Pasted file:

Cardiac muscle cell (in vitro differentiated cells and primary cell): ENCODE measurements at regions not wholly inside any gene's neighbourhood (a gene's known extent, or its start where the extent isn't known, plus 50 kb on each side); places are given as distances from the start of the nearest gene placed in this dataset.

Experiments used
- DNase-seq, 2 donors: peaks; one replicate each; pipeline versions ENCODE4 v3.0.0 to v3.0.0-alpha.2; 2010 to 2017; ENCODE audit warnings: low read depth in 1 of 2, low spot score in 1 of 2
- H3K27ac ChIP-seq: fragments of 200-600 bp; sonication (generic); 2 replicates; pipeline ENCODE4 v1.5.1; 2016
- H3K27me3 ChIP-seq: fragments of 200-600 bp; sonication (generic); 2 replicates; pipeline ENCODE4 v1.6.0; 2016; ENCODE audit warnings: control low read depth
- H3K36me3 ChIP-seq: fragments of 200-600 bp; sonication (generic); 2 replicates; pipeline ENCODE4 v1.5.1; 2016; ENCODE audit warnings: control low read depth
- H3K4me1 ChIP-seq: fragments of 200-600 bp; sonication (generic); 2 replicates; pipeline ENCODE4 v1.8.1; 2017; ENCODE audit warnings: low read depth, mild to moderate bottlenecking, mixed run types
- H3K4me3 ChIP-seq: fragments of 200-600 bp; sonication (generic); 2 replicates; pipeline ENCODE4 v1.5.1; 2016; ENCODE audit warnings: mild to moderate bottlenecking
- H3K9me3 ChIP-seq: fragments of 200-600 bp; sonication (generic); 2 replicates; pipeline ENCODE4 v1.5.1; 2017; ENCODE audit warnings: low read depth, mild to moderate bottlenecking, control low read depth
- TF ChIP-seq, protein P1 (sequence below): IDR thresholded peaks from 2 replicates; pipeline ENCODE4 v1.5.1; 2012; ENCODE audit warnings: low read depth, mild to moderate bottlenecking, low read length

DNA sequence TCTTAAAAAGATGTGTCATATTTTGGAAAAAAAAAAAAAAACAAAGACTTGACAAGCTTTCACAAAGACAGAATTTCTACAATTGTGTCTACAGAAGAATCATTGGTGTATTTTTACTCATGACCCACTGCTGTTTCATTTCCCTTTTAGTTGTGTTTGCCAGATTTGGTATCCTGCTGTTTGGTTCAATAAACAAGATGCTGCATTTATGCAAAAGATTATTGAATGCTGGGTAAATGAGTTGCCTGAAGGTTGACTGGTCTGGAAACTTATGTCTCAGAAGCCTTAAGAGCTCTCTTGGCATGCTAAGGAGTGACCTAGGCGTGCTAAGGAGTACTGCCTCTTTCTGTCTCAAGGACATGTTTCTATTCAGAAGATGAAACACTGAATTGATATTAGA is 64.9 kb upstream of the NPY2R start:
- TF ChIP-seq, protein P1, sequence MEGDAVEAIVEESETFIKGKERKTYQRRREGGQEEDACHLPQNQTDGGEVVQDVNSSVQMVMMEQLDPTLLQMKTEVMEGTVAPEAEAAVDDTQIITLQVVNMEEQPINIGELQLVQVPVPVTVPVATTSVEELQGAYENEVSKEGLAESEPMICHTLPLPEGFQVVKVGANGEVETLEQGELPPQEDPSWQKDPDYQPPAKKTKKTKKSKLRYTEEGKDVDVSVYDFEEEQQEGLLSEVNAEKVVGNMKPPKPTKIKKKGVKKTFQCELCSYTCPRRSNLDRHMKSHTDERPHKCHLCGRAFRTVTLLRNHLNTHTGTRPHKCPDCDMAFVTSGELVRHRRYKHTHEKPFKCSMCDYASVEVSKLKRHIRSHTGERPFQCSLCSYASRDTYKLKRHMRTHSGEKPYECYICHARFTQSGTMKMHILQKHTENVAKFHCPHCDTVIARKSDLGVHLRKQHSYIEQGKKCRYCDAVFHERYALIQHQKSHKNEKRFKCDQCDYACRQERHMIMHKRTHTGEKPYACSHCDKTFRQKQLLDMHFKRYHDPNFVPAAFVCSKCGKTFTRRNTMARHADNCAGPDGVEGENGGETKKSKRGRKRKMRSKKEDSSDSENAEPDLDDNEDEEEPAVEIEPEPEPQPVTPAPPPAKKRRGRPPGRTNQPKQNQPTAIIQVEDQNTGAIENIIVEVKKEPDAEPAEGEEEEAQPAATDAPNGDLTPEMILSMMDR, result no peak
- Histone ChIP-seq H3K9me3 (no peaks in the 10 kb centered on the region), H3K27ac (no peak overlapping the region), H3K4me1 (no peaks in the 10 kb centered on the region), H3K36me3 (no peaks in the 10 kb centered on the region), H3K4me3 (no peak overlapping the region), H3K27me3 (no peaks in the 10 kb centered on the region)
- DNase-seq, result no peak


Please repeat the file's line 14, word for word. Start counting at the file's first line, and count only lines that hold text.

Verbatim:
- DNase-seq, result no peak